I study the problems of hunger and food insecurity in the United States, including patterns, causes, consequences, and solutions, with a particular interest in the role of food assistance programs and policies. I also have an appointment with UW–Madison Division of Extension, where I work to make food security data and research available, understandable, and actionable to non-academics.
My work has generated significant investments to support local, state, and national research in the areas of food insecurity and food assistance programs. I also collaborate on grants that support my research on child support, child placement, and the economic well-being of divorced parents. Over the years, I have published numerous peer-reviewed articles as well as dozens of local and state policy reports on these topics. My past leadership of the RIDGE program helped to cultivate a nationwide network of junior scholars in the food security area, and was recognized with the U.S. Department of Agriculture (USDA) Secretary’s Honor Award (2014).
Selected publications include:
Bartfeld, J., Berger, L., and Men, F. (2019). Universal access to free school meals through the Community Eligibility Provision is associated with better attendance for low-income elementary school students in Wisconsin. Journal of the Academy of Nutrition and Dietetics (forthcoming).
Bartfeld, J., Berger, L., Men, F., and Chen, Y. (2019). Access to the School Breakfast Program is associated with higher attendance and test scores among elementary school students. Journal of Nutrition 149(2):336-343.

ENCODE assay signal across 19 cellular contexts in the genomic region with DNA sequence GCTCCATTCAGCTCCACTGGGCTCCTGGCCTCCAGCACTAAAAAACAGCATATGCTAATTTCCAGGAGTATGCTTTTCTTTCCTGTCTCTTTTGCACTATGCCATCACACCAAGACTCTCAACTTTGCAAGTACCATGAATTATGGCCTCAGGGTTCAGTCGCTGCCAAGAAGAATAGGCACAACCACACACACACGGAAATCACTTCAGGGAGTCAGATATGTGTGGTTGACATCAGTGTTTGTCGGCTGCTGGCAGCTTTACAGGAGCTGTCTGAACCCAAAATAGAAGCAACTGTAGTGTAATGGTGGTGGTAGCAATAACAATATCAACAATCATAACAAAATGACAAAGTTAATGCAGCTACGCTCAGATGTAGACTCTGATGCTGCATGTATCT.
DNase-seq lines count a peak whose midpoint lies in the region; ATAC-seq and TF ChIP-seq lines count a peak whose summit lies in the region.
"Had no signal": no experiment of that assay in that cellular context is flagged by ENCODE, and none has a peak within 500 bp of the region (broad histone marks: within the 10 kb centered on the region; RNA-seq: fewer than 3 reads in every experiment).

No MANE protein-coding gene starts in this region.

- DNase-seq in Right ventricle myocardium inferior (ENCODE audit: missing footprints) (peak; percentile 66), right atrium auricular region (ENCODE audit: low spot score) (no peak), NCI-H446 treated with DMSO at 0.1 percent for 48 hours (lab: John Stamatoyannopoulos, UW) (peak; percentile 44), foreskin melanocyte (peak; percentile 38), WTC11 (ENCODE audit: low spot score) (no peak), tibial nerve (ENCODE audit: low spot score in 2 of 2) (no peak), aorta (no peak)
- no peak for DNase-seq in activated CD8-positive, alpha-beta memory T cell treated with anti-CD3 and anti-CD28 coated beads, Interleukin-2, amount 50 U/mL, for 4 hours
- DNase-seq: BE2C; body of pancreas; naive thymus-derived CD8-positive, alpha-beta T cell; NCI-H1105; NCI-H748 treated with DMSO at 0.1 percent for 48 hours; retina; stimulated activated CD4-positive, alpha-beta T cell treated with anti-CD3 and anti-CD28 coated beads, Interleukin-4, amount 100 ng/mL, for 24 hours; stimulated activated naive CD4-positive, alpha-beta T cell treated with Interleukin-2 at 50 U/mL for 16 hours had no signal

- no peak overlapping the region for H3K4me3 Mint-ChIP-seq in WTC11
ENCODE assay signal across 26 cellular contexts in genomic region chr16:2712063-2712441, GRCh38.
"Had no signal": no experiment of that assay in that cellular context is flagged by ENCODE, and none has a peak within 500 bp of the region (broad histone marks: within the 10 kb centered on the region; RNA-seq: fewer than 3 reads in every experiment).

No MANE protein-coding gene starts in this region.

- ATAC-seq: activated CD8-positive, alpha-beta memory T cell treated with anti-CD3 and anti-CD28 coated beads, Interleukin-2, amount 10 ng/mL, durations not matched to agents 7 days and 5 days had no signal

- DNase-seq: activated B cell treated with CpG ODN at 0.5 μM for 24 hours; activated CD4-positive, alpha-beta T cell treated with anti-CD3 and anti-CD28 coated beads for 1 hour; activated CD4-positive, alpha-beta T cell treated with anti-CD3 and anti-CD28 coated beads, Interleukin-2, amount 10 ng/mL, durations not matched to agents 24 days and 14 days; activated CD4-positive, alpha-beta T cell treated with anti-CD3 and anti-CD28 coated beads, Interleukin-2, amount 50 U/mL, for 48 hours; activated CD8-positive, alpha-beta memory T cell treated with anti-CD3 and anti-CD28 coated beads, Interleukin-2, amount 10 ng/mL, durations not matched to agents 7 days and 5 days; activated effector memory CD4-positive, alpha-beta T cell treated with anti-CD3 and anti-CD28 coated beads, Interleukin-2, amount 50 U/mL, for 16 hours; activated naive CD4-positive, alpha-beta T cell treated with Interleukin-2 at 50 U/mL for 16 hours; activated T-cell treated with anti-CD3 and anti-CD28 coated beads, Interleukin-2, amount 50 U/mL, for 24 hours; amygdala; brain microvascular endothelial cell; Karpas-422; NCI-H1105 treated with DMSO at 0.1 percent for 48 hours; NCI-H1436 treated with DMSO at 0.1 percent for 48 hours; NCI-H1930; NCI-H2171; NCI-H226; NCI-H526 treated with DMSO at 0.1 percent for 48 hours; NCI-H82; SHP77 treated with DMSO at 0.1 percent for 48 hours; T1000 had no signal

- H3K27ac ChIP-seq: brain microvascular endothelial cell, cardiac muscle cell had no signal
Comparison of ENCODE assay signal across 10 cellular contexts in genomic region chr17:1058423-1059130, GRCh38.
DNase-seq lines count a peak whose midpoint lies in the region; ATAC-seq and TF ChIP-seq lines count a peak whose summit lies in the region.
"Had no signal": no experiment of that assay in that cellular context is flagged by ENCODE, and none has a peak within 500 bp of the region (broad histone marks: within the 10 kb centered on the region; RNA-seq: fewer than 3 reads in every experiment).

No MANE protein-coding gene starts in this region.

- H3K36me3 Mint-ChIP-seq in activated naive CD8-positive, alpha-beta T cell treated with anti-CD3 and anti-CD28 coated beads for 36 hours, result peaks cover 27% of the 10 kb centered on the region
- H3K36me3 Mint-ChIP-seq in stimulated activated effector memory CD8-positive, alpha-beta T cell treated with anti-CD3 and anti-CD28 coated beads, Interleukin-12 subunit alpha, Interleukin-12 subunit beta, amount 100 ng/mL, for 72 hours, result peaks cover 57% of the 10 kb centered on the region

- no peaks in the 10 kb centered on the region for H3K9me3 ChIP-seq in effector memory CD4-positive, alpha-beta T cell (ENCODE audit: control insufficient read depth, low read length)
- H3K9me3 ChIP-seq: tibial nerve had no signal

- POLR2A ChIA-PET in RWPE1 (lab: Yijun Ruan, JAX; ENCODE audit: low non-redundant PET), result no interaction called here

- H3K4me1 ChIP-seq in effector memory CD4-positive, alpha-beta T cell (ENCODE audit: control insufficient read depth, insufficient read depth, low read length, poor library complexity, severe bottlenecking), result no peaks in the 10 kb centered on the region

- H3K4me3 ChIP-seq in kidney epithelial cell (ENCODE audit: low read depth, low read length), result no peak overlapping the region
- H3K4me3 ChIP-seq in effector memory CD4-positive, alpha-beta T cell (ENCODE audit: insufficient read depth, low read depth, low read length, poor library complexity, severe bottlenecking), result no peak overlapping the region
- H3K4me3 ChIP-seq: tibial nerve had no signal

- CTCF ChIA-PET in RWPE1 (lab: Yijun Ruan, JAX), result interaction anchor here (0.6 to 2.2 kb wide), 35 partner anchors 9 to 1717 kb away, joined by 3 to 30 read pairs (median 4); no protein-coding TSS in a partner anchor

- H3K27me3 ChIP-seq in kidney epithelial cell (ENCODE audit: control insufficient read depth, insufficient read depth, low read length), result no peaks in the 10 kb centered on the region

Bartfeld, J. and Men, F. (2017). Food insecurity among households with children: the role of the state economic and policy context. Social Service Review 91(4):691-732.
Bartfeld, J. and Collins, J.M. (2017). Food insecurity, financial shocks, and financial coping strategies among households with elementary school children in Wisconsin. Journal of Consumer Affairs 51(3): 519-548.
Bartfeld, J., Gundersen, C., Smeeding, T., and Ziliak, J. (Eds.). (2015). SNAP Matters: How Food Stamps Affect Health and Well-Being. Redwood City, CA: Stanford University Press.
- Consumer Science
- Consumer Behavior and Family Economics
- Institute for Research on Poverty
- UW–Madison Division of Extension
- Center for Financial Security
- Applied Population Lab
- PhD, Social Welfare, University of Wisconsin–Madison
- BS, Psychology, Johns Hopkins University
Office: 4218 Nancy Nicholas Hall